Exposure to extreme heat and physical exertion during firefighting may trigger the formation of blood clots and impair blood vessel function, changes associated with increased risk of heart attack, according to new research in the American Heart Association’s journal Circulation.

Climate change's toll on mental health

When people think about climate change, they probably think first about its effects on the environment, and possibly on their physical health. But climate change also takes a significant toll on mental health, according to a new report released by the American Psychological Association and ecoAmerica entitled "Mental Health and Our Changing Climate: Impacts, Implications, and Guidance (PDF, 1.24MB)."

Workers suffer CO poisoning in sealed warehouse

A staffing firm ignored complaints from employees about health problems for months, leading to workers being sent to the hospital for carbon monoxide (CO) poisoning, according to Cal/OSHA, which has cited and fined the firm.

AIHA announces new 2017 Board members

The newly elected Board members will be inducted at the Annual Business Meeting at the 2017 American Industrial Hygiene Conference and Exposition (AIHce EXP) in Seattle, Wash., in June

Today, the American Industrial Hygiene Association® (AIHA) announced the new members of its Board of Directors for 2017. The new Board members will be inducted at AIHA's Annual Business Meeting on Wednesday, June 7, during the 2017 American Industrial Hygiene Conference and Exposition (AIHce EXP) in Seattle, Wash.

Cancer death rates continue to decline

Overall cancer death rates continue to decrease in men, women, and children for all major racial and ethnic groups, according to the latest Annual Report to the Nation on the Status of Cancer, 1975-2014. The report finds that death rates during the period 2010-2014 decreased for 11 of the 16 most common types of cancer in men and for 13 of the 18 most common types of cancer in women, including lung, colorectal, female breast, and prostate cancers.

A FairWarning story

Smartphone distractions, drinking help spur rising pedestrian death toll

Paul Feldman

Pedestrian deaths are surging across the nation, and analysts are putting much of the blame on drivers and walkers who are looking at their smartphones instead of watching where they are going. Tipsy walking also is part of the problem, with one in three victims legally drunk when they were struck and killed.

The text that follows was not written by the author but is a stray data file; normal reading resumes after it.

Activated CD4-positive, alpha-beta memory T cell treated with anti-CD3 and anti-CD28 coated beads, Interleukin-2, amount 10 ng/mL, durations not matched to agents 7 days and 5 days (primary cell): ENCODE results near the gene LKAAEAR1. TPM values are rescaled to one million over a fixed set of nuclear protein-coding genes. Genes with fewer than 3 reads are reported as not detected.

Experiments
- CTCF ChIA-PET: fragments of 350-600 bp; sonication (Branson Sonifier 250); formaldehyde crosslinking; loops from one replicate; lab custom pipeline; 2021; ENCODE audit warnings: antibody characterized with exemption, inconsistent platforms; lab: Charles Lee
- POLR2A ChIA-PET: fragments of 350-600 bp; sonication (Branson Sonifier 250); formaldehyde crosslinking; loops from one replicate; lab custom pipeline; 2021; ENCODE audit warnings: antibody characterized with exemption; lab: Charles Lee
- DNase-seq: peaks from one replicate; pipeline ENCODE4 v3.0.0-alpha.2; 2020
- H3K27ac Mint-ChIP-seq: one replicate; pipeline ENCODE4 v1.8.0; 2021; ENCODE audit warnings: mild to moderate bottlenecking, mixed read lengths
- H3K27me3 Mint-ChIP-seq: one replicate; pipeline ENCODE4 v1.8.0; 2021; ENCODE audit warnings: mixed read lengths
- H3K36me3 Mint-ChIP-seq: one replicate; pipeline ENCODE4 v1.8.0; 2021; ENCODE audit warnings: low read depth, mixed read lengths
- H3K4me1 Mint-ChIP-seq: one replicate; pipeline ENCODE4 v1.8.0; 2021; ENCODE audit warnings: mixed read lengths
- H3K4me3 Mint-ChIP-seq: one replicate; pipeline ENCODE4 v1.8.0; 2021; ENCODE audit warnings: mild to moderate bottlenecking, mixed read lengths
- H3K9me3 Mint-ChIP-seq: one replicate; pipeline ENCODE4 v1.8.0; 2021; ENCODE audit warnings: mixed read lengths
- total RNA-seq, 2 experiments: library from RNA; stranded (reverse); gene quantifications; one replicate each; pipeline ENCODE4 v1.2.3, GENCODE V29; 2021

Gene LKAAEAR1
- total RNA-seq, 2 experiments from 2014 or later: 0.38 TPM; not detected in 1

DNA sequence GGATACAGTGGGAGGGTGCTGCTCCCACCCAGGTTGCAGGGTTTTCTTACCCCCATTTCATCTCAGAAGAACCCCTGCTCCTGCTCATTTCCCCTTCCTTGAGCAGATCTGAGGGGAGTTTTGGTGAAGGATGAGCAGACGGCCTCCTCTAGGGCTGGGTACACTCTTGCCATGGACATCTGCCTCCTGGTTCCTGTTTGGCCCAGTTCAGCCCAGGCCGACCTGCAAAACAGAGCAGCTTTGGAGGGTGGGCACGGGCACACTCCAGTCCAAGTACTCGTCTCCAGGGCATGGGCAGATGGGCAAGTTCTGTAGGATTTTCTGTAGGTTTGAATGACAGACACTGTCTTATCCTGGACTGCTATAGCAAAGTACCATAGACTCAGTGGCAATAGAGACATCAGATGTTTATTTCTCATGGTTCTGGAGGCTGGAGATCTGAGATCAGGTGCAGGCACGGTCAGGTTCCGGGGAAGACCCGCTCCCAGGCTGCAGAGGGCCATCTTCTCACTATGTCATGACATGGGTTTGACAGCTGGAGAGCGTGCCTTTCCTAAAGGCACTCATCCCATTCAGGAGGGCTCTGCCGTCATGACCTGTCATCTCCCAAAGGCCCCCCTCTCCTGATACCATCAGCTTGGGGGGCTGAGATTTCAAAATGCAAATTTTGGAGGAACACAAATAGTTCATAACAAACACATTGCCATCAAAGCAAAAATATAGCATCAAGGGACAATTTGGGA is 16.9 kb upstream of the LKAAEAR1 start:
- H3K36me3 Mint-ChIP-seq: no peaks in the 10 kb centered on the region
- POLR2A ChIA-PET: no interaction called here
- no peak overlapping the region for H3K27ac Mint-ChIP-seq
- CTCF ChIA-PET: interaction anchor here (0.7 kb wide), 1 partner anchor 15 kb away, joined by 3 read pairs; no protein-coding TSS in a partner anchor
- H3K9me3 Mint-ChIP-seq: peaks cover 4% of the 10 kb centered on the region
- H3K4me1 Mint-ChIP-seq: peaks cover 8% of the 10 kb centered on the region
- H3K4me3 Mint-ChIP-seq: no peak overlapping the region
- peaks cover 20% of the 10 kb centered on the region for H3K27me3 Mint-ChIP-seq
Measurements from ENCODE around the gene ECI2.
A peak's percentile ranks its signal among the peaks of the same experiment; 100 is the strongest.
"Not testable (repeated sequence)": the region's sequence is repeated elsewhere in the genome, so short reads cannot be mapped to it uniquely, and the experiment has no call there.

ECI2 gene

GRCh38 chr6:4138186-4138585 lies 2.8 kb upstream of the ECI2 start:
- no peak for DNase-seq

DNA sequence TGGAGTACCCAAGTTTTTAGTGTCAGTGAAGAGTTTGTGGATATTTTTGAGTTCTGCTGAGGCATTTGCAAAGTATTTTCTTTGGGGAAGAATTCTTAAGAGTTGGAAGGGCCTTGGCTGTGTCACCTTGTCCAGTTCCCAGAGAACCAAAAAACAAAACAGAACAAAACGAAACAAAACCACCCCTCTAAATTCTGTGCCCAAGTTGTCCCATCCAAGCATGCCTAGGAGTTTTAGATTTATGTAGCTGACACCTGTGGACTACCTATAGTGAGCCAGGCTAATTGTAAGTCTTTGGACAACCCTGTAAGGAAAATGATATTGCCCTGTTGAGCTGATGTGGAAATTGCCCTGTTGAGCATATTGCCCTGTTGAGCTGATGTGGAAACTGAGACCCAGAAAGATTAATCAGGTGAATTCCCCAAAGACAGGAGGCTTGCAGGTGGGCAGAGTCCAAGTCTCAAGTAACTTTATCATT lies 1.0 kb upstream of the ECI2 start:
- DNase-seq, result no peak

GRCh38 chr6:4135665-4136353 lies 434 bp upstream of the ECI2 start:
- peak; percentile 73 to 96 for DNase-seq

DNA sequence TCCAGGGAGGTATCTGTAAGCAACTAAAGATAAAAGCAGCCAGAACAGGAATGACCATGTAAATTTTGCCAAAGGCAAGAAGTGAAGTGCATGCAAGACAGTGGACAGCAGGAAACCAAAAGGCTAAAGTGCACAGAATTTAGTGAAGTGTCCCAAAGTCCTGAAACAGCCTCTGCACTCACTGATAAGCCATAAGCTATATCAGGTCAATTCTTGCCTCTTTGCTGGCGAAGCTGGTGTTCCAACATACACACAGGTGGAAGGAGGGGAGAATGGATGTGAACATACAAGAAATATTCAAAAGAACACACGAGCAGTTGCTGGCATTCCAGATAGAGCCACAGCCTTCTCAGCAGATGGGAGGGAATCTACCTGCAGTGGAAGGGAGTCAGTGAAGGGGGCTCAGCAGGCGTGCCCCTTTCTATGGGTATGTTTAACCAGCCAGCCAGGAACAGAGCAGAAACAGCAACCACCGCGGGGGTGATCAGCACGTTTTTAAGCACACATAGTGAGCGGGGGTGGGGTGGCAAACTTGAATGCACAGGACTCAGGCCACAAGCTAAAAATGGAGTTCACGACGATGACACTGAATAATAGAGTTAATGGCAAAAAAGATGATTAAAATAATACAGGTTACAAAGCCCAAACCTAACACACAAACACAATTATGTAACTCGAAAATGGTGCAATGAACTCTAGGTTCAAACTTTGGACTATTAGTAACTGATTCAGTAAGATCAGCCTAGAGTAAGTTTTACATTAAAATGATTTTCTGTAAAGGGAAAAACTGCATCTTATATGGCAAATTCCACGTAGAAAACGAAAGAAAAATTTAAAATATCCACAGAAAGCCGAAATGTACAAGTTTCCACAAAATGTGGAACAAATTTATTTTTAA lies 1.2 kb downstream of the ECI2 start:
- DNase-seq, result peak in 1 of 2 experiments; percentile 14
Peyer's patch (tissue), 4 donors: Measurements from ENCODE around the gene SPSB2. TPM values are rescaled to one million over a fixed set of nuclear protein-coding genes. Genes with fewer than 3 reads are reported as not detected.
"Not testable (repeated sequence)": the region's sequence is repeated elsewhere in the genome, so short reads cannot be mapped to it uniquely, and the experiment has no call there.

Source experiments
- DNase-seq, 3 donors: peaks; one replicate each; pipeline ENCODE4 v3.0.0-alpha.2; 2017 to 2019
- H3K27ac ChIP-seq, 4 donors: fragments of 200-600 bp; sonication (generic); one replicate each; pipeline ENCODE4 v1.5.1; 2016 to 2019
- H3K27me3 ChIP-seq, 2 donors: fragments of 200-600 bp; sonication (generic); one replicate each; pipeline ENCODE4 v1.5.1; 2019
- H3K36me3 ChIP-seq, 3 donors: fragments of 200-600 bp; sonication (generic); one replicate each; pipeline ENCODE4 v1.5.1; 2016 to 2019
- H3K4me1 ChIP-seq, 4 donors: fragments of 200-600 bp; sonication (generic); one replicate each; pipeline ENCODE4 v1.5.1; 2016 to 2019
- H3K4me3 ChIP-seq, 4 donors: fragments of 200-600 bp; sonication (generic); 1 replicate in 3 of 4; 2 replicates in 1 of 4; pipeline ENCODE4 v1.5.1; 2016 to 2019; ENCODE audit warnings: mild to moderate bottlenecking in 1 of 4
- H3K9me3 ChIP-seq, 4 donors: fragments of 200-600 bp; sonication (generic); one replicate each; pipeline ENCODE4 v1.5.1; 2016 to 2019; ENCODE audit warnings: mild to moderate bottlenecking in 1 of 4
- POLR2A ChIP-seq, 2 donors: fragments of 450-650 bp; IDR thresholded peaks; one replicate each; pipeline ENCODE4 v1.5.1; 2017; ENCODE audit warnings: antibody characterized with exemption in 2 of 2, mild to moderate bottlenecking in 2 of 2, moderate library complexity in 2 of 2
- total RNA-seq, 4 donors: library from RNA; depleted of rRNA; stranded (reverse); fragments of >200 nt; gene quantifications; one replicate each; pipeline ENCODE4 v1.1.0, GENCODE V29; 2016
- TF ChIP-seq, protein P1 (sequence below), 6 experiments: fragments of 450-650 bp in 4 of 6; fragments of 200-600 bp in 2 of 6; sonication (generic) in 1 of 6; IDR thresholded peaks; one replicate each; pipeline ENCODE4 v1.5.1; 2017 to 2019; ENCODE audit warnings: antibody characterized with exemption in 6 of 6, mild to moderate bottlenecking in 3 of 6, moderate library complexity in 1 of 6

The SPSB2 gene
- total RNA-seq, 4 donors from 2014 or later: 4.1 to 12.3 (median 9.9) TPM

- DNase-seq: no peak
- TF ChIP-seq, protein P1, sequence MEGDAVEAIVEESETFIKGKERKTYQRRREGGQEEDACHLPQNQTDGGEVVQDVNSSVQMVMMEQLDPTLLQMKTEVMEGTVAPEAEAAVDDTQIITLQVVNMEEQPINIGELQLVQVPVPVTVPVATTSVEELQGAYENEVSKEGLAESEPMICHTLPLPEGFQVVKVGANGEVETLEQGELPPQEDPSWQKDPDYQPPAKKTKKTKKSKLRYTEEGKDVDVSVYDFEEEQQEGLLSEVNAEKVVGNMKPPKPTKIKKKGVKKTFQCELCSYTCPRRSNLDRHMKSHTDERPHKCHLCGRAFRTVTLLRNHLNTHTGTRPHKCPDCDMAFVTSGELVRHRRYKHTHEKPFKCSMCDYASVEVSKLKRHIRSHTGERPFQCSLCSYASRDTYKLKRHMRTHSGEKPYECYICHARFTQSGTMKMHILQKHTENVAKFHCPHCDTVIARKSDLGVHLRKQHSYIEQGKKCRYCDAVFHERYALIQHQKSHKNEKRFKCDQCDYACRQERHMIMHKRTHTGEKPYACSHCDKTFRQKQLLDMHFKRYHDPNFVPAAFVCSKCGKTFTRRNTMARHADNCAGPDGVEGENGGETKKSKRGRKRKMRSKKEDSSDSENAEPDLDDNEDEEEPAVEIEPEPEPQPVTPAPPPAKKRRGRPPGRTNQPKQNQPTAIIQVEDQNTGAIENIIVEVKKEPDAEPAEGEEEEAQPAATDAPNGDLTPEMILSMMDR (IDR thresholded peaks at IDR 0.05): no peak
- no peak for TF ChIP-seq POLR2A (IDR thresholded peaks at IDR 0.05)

Are your employees aware of your wellness program?

Most US employers offer workplace health promotion (WHP) programs, but many employees aren't aware of these programs, reports a study in the March Journal of Occupational and Environmental Medicine, official publication of the American College of Occupational and Environmental Medicine (ACOEM).

Honeywell workplace drops injury/illness rate to -1%

Honeywell Fluorine Products in Claymont, Del. recently received a visit from OSHA – but not for having an unsafe workplace. The company’s management and employees received a Voluntary Protection Programs (VPP) plaque and flag from Regional Administrator Richard Mendelson, in recognition of its safety achievements.

Do you live in a high-stress state?

With April being Stress Awareness Month, the personal-finance website WalletHub conducted an in-depth analysis of 2017's Most & Least Stressed States.

Good Samaritans critically injured in freeway crash

High school athlete has foot amputated

Two good Samaritans who stopped to help crash victims on a Detroit freeway Sunday became victims themselves, after being struck by a vehicle driven by a suspected drunk driver.

DOL nominee awaiting full Senate vote

Alexander Acosta has moved a step closer toward being confirmed U.S. Labor secretary after being approved last week by the Senate Health, Education, Labor and Pensions Committee.

Loss of worker’s leg = millions from a jury

A Louisiana jury last week awarded $37.1 milllion to a 27-year-old worker who lost his leg four years ago in a workplace accident.